A deeper understanding of AFib could lower risk

A deeper understanding of AFib could lower risk

First appeared on ScienceDaily.com

More than 2.5 million Americans are living with Atrial Fibrillation (AFib). AFib is an irregular heartbeat that can lead to blood clots, stroke, heart failure and other heart-related complications.

What doctors and researchers currently understand about treating AFib stems mainly from whether a patient has been diagnosed with the condition or not. University of Minnesota researchers are urging the medical community to take a closer look, specifically at AFib burden.

AFib burden refers to the amount of AFib that an individual has. The goal of the scientific statement published in the American Heart Association’s journal Circulation is to increase knowledge and awareness by healthcare professionals of effective, state-of-the-art science related to the causes, prevention, detection, management, and future research needs related to AFib burden.

“We hope to bring awareness to this concept of measuring the AFib burden and then to outline what we know about it,” said Lin Yee Chen, MD, MS, tenured associate professor, Department of Medicine at the University of Minnesota Medical School, “the hope then is to use that knowledge so more research can be done to fill in those gaps.”

AFib is associated with an elevated risk of stroke, and this statement also pushes for more research to refine risk classifications for stroke. Further understanding the relationship between AFib pattern or burden and stroke risk might result in deeper insights into stroke prevention.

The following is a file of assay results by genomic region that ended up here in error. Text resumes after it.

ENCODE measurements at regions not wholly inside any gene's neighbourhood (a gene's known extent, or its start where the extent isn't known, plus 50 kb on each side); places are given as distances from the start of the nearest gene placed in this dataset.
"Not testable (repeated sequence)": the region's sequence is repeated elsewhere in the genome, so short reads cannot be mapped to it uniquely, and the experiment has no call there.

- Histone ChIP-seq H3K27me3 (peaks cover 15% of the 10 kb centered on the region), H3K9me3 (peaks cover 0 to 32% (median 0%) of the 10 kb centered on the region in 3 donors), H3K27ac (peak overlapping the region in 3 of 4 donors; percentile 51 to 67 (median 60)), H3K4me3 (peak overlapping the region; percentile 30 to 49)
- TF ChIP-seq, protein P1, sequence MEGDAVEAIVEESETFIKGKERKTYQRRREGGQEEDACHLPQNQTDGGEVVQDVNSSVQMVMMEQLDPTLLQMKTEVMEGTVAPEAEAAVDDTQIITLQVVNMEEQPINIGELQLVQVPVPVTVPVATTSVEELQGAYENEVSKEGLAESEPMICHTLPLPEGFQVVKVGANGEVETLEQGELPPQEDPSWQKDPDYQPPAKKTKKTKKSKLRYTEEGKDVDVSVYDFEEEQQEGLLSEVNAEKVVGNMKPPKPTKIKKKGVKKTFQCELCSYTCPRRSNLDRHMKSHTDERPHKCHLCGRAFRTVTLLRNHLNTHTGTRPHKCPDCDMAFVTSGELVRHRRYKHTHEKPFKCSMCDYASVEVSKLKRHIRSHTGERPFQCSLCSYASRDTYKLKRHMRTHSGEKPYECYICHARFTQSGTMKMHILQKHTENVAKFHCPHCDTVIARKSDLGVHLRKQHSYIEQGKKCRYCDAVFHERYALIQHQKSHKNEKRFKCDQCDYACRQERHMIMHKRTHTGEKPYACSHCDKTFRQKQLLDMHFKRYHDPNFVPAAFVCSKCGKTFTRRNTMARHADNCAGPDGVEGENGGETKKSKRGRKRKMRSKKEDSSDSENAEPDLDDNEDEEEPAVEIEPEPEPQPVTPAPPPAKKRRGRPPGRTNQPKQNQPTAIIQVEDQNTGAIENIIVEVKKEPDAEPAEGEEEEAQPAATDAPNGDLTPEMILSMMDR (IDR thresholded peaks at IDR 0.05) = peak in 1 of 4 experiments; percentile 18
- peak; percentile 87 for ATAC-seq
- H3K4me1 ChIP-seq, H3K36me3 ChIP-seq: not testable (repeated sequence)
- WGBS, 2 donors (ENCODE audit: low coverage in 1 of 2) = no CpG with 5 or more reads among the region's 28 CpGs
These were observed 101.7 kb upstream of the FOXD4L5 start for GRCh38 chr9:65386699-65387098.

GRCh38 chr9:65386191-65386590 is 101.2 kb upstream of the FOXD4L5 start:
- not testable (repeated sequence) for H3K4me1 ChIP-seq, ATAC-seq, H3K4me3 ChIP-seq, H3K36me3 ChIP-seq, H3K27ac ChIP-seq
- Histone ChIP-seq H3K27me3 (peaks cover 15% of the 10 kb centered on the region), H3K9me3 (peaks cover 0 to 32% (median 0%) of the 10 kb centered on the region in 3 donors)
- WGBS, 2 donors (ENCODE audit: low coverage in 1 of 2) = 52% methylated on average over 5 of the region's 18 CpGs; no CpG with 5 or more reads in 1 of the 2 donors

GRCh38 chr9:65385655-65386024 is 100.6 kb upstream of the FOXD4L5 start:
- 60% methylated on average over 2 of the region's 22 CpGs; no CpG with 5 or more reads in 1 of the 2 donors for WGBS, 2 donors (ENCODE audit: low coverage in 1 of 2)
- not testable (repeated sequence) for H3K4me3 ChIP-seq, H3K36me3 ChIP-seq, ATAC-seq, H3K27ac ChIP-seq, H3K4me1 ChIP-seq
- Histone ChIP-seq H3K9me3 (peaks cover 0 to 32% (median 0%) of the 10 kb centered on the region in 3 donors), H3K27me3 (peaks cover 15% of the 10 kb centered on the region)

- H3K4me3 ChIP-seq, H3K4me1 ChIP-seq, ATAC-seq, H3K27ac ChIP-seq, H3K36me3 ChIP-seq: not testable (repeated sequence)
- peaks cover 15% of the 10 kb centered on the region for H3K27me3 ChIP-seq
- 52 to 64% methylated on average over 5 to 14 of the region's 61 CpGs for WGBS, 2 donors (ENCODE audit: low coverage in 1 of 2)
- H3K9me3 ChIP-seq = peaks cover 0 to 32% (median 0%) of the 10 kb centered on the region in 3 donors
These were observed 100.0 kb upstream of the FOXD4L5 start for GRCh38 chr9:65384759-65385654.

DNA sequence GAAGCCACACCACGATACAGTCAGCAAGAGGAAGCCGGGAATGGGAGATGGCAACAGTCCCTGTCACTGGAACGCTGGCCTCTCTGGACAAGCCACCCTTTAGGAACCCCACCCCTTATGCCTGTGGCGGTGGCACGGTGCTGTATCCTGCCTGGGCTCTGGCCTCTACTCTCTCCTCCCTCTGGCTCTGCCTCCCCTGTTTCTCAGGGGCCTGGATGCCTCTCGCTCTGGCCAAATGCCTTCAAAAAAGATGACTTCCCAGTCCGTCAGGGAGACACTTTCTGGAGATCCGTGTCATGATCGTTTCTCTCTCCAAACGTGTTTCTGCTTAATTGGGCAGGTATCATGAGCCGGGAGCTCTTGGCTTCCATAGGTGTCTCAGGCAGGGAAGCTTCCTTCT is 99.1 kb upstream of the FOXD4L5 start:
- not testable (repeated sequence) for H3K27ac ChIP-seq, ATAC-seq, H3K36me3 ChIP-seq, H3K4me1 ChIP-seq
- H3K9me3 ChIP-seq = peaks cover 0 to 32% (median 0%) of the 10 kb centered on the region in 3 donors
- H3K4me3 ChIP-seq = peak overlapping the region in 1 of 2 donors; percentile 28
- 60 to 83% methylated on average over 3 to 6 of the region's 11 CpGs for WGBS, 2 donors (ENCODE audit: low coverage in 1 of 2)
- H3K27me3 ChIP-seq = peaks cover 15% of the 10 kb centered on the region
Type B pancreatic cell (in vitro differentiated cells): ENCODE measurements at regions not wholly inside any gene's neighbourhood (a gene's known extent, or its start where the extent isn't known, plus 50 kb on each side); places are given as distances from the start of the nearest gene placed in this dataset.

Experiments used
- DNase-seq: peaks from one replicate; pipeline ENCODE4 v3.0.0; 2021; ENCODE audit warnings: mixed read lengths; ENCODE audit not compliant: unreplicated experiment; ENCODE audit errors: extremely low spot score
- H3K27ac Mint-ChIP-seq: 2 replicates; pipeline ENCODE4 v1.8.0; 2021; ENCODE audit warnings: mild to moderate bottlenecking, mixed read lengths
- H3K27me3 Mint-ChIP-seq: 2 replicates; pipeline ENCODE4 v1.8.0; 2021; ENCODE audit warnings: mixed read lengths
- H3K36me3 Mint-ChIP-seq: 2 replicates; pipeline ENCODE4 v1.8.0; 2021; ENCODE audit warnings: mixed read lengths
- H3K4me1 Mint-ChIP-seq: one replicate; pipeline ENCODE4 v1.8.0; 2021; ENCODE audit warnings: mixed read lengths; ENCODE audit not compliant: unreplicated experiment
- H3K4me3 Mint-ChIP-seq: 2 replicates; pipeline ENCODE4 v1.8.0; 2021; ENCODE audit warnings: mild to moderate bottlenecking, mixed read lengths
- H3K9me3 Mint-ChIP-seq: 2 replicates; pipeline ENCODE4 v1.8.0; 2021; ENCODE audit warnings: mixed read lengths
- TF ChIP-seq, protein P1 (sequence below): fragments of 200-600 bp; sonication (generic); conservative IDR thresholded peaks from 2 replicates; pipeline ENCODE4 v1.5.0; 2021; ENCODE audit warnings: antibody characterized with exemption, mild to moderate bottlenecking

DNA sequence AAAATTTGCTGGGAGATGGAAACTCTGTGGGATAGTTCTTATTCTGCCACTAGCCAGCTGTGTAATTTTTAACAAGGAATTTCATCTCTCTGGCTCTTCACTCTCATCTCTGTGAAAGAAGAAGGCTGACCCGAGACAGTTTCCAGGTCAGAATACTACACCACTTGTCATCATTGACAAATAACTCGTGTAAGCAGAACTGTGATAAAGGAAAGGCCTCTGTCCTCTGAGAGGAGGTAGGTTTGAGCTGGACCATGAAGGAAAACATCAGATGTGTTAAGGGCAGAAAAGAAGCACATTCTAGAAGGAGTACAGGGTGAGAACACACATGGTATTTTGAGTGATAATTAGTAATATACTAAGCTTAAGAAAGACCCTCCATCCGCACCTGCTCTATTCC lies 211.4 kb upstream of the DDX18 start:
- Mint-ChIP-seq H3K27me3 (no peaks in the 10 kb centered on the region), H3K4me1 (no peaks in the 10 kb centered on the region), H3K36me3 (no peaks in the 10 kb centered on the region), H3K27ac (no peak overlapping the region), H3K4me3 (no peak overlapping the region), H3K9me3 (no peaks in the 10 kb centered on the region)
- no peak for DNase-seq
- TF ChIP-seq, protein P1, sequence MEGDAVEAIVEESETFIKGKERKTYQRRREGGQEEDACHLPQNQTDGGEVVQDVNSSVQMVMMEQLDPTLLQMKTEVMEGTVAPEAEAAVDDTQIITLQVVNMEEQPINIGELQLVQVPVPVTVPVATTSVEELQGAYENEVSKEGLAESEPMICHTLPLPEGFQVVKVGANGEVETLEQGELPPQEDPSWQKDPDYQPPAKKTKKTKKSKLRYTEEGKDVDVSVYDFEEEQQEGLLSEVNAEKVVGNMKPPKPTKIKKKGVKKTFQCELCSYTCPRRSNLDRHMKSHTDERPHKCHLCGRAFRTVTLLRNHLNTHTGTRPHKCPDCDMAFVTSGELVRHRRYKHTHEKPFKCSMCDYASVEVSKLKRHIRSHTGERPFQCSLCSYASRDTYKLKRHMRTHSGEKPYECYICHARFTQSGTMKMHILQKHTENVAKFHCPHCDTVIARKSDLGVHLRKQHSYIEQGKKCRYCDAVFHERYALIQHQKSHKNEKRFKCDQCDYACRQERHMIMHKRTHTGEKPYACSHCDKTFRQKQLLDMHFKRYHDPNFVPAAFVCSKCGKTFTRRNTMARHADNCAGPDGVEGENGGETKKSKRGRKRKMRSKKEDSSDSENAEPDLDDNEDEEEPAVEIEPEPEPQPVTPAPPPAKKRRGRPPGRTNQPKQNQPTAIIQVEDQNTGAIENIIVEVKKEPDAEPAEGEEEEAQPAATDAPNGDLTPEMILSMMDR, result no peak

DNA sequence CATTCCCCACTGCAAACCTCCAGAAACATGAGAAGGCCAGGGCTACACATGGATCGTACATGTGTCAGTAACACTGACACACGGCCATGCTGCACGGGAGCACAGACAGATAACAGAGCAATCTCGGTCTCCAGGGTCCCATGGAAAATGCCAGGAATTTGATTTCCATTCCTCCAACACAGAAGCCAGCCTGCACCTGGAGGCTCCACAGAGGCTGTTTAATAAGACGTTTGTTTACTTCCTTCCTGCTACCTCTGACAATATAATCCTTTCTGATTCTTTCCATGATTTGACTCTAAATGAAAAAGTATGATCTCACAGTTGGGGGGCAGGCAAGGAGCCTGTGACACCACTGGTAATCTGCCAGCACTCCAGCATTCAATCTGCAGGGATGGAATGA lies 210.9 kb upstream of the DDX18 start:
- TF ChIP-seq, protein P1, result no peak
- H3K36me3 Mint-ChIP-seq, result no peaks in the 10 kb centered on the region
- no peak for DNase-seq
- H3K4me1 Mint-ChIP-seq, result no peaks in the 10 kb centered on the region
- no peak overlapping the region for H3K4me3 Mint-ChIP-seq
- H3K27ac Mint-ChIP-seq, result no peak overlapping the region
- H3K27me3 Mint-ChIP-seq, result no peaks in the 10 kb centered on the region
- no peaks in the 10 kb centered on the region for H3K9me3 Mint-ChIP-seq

“We could see an enormous benefit to our patient population once these standards are applied. And now is the time to do so,” said Chen.

Story Source: University of Minnesota Medical School. “A deeper understanding of AFib could lower risk.” ScienceDaily. ScienceDaily, 6 June 2018. <www.sciencedaily.com/releases/2018/06/180606143719.htm>.

Electrophysiological sign of cerebral infarction identified

Electrophysiological sign of cerebral infarction identified

A massive and extremely slow change in electrical potential is evidence of irreparable damage

First appeared on ScienceDaily.com

Researchers from Charité — Universitätsmedizin Berlin have analyzed the underlying electrophysiological indicators of subarachnoid hemorrhage, the second most common type of brain hemorrhage that can lead to ischemic stroke within a matter of days. Their findings, which have been published in the journal Brain, may lay the foundations for new stroke treatments.

Subarachnoid hemorrhage is a type of brain bleed that occurs in the area between the membranes surrounding the brain. Patients with subarachnoid hemorrhage can develop complications within approximately one week. Between one in three and one in four patients will develop symptoms of ischemic stroke, a type of stroke caused by an inadequate blood supply. This phenomenon occurs as the result of mechanisms triggered by the molecular breakdown products of the patient’s earlier hemorrhagic stroke. It sets off a wave of electrochemical depolarization, or ‘spreading depolarization’, within the brain tissue. Affected areas of the brain require large amounts of energy in order to restore normal conditions.